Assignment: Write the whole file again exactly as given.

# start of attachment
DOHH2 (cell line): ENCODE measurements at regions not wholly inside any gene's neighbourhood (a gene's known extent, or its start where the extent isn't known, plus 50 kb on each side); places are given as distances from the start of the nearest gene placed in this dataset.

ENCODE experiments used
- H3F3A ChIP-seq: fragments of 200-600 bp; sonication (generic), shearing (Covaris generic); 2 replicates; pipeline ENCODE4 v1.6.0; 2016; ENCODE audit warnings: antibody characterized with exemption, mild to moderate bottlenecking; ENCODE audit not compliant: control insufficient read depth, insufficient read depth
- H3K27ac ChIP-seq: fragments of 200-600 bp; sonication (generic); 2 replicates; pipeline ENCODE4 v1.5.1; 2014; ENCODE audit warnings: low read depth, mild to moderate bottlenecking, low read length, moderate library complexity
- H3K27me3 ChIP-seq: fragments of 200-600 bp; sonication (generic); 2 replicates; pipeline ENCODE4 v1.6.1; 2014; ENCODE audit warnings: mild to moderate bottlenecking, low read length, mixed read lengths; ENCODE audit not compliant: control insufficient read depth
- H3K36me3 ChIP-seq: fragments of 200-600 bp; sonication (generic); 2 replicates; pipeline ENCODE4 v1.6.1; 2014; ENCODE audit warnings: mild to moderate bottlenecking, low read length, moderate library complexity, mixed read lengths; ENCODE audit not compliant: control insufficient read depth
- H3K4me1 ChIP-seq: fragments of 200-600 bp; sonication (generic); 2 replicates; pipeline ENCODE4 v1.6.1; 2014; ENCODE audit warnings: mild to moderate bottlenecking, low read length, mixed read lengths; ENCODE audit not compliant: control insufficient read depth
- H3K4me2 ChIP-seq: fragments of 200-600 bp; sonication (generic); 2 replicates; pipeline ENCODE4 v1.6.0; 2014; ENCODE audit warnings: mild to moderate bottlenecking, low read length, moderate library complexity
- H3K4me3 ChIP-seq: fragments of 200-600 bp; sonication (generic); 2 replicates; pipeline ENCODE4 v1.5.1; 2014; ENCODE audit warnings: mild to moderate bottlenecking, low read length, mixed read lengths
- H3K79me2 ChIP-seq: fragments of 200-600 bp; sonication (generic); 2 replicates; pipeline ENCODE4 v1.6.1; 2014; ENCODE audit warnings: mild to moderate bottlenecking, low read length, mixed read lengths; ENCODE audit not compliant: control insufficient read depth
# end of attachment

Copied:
DOHH2 (cell line): ENCODE measurements at regions not wholly inside any gene's neighbourhood (a gene's known extent, or its start where the extent isn't known, plus 50 kb on each side); places are given as distances from the start of the nearest gene placed in this dataset.

ENCODE experiments used
- H3F3A ChIP-seq: fragments of 200-600 bp; sonication (generic), shearing (Covaris generic); 2 replicates; pipeline ENCODE4 v1.6.0; 2016; ENCODE audit warnings: antibody characterized with exemption, mild to moderate bottlenecking; ENCODE audit not compliant: control insufficient read depth, insufficient read depth
- H3K27ac ChIP-seq: fragments of 200-600 bp; sonication (generic); 2 replicates; pipeline ENCODE4 v1.5.1; 2014; ENCODE audit warnings: low read depth, mild to moderate bottlenecking, low read length, moderate library complexity
- H3K27me3 ChIP-seq: fragments of 200-600 bp; sonication (generic); 2 replicates; pipeline ENCODE4 v1.6.1; 2014; ENCODE audit warnings: mild to moderate bottlenecking, low read length, mixed read lengths; ENCODE audit not compliant: control insufficient read depth
- H3K36me3 ChIP-seq: fragments of 200-600 bp; sonication (generic); 2 replicates; pipeline ENCODE4 v1.6.1; 2014; ENCODE audit warnings: mild to moderate bottlenecking, low read length, moderate library complexity, mixed read lengths; ENCODE audit not compliant: control insufficient read depth
- H3K4me1 ChIP-seq: fragments of 200-600 bp; sonication (generic); 2 replicates; pipeline ENCODE4 v1.6.1; 2014; ENCODE audit warnings: mild to moderate bottlenecking, low read length, mixed read lengths; ENCODE audit not compliant: control insufficient read depth
- H3K4me2 ChIP-seq: fragments of 200-600 bp; sonication (generic); 2 replicates; pipeline ENCODE4 v1.6.0; 2014; ENCODE audit warnings: mild to moderate bottlenecking, low read length, moderate library complexity
- H3K4me3 ChIP-seq: fragments of 200-600 bp; sonication (generic); 2 replicates; pipeline ENCODE4 v1.5.1; 2014; ENCODE audit warnings: mild to moderate bottlenecking, low read length, mixed read lengths
- H3K79me2 ChIP-seq: fragments of 200-600 bp; sonication (generic); 2 replicates; pipeline ENCODE4 v1.6.1; 2014; ENCODE audit warnings: mild to moderate bottlenecking, low read length, mixed read lengths; ENCODE audit not compliant: control insufficient read depth